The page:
ST. PETERSBURG — After eight months of a pandemic and on the heels of a bruising election, Tampa Bay found itself Wednesday on the receiving end of Tropical Storm Eta’s blows. Briefly a hurricane, Eta battered the coast with heavy rains and wind gusts.
By evening, the Tampa Bay area — positioned to receive some of the storm’s strongest winds — waited to see what damage the next few hours would bring. In this final stretch of a record-breaking hurricane season, a long night lay ahead.
Tropical Storm Eta first crashed into Nicaragua as a Category 4 hurricane on Nov. 3, killing at least 60 people in Central America and likely many more. A weakened Eta careened around the Gulf of Mexico, then made a dramatic turn so that Tampa Bay residents woke Wednesday to see the Nature Coast in its crosshairs. By midmorning, Eta had briefly grown into a Category 1 hurricane. Alerts lit up Florida phones: STORM SURGE WARNING. Then came states of emergency, tornado warnings, power outages and dark skies over the bay.
For Lauren Hartmann, on the hunt for water and breakfast foods at a St. Petersburg Publix, the possibility of a last-minute hurricane striking her vulnerable hometown seemed like just “another blow in 2020.”
After a day of slanting rain, with the storm only 50 miles offshore, Pinellas County officials said Wednesday evening that the time to prepare had passed. They urged residents to shelter in place overnight as the storm, and the hour of high tide, approached.
THE RAMP UP
As people woke Wednesday to the news of Eta’s curving path, waves splashed the St. Petersburg Pier and sent yogis running. Local counties halted buses, the cross-bay ferry stopped service and Pinellas-Pasco courts announced they would close Thursday — even for Zoom hearings.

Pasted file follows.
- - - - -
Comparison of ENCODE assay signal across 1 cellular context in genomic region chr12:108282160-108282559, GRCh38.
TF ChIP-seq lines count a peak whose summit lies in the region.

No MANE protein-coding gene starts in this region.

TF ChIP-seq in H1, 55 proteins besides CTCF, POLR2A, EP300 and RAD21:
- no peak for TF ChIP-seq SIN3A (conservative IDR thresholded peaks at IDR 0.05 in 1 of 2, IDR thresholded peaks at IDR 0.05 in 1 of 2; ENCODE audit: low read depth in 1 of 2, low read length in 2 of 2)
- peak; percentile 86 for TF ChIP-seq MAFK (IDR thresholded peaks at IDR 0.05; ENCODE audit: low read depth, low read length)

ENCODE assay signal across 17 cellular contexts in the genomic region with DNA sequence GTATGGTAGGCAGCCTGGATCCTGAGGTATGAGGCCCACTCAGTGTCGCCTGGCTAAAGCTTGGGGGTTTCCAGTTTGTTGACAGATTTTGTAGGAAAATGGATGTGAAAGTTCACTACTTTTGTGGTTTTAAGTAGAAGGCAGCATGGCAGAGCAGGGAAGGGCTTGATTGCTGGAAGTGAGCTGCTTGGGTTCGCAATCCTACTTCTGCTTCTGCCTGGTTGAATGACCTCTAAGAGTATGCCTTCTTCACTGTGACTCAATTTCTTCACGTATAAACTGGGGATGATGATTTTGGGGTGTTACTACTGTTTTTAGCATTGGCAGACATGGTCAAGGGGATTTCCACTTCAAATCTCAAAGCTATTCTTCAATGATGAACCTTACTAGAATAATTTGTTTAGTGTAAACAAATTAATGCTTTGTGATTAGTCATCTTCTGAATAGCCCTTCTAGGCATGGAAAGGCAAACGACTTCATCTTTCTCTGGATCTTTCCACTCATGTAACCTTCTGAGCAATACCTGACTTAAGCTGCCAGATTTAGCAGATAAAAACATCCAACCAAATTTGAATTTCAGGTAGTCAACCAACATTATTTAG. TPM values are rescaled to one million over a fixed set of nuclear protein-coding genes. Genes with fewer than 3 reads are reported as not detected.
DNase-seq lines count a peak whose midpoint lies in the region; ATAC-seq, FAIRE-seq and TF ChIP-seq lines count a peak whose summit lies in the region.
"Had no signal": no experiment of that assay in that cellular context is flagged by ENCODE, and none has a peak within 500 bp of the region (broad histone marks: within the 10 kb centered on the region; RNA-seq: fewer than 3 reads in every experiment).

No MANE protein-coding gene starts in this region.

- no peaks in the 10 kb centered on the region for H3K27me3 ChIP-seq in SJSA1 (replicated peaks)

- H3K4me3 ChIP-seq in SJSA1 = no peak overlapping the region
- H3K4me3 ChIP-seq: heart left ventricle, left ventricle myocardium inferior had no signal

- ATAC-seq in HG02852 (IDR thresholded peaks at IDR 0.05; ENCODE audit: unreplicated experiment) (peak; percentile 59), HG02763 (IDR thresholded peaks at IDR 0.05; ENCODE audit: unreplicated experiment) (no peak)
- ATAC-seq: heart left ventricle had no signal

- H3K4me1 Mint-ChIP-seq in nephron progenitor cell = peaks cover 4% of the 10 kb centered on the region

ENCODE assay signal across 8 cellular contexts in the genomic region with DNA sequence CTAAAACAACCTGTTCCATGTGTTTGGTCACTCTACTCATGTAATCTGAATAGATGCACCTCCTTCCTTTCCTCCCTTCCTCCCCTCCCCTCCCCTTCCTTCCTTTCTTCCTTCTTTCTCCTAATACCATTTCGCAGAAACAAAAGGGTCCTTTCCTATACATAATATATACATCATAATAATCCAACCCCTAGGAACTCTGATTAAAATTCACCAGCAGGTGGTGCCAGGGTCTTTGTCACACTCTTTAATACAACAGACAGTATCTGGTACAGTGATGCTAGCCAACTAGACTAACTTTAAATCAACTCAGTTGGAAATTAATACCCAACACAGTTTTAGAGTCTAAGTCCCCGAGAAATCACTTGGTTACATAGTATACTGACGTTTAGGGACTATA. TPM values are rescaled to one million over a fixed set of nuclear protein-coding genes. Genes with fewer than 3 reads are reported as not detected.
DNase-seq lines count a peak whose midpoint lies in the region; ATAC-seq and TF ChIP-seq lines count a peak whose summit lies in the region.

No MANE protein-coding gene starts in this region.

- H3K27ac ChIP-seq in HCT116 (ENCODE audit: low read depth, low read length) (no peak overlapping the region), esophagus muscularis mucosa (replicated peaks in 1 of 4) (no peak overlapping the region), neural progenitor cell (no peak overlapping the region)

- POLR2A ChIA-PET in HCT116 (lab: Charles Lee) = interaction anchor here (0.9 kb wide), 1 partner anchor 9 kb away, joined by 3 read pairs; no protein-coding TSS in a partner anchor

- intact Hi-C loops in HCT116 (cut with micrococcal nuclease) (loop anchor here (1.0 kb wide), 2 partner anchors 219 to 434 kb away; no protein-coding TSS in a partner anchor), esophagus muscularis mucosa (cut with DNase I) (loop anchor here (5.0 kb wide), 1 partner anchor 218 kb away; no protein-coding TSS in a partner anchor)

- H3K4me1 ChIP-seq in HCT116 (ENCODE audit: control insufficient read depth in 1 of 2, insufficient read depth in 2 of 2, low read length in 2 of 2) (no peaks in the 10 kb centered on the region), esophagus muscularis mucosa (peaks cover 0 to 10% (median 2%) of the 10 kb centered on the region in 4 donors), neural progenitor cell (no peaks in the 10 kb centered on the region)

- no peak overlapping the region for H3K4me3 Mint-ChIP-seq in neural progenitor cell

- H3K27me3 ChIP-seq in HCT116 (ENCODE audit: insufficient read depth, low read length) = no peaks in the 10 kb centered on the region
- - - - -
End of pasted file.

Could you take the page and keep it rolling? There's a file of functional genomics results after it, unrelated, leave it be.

Schools released students ahead of the storm’s impact, and Tampa International Airport suspended afternoon operations. Attractions like ZooTampa at Lowry Park shuttered. When winds hit 50 mph, the Sunshine Skyway bridge turned away drivers. Many local businesses locked up early. At Tropicana Field, drive-thru COVID-19 nose swabs were put on hold.
Gov. Ron DeSantis expanded a State of Emergency declaration to include 13 counties, including all of Tampa Bay. Local counties declared their own states of emergency, some opening storm shelters for the most vulnerable.
By 11:30 a.m., the then-hurricane was thrashing boats in Venice, shredding mobile home roofs south of the Skyway and clouding St. Petersburg skies.
Morning dry air knocked down some of Eta’s power, bringing it back into tropical storm territory as of 1 p.m.. Storm surge was a danger, along with stiff winds. Forecasters urged caution, warning of downed branches, busted-out pool screens, flooded roads and trash cans gone flying.
“This is a hunker down situation,” ABC Action News chief meteorologist Denis Phillips wrote on Facebook. “Liken this to the winds of our afternoon storms, except ones that will last for 12 hours.”
WHAT ETA WROUGHT
Mid-afternoon, choppy waves sloshed against the seawall on Pass-A-Grille Way in St. Pete Beach. Surfer Emily Ashe, 22, in a wetsuit, fought to catch a ride.
“Just too messy to surf,” she said, braids dripping in the deluge. “But I love to chase the waves.”
As the storm’s outer bands crept closer, the National Weather Service reported strong bursts of wind. At Demens Landing in St. Petersburg, a gust of 55 mph was recorded at 12:30 p.m. The University of Tampa saw a similar gust.
Waves lashed the balustrade along Bayshore Boulevard in Tampa. Mayor Jane Castor said the city had not seen any damage as of early evening. In eastern Hillsborough County, Eta teased residents by periodically dousing the region in rains before seemingly disappearing into the gulf. The storm wasn’t enough to cause alarm to residents living in the Alafia River basin, even as officials estimated that the notoriously flood-prone river would rise to 13 feet by Friday morning.
Gulfport’s casino looked out onto shin-deep water. Dead palm fronds fell onto St. Petersburg streets. Shore Acres streets flooded, per usual.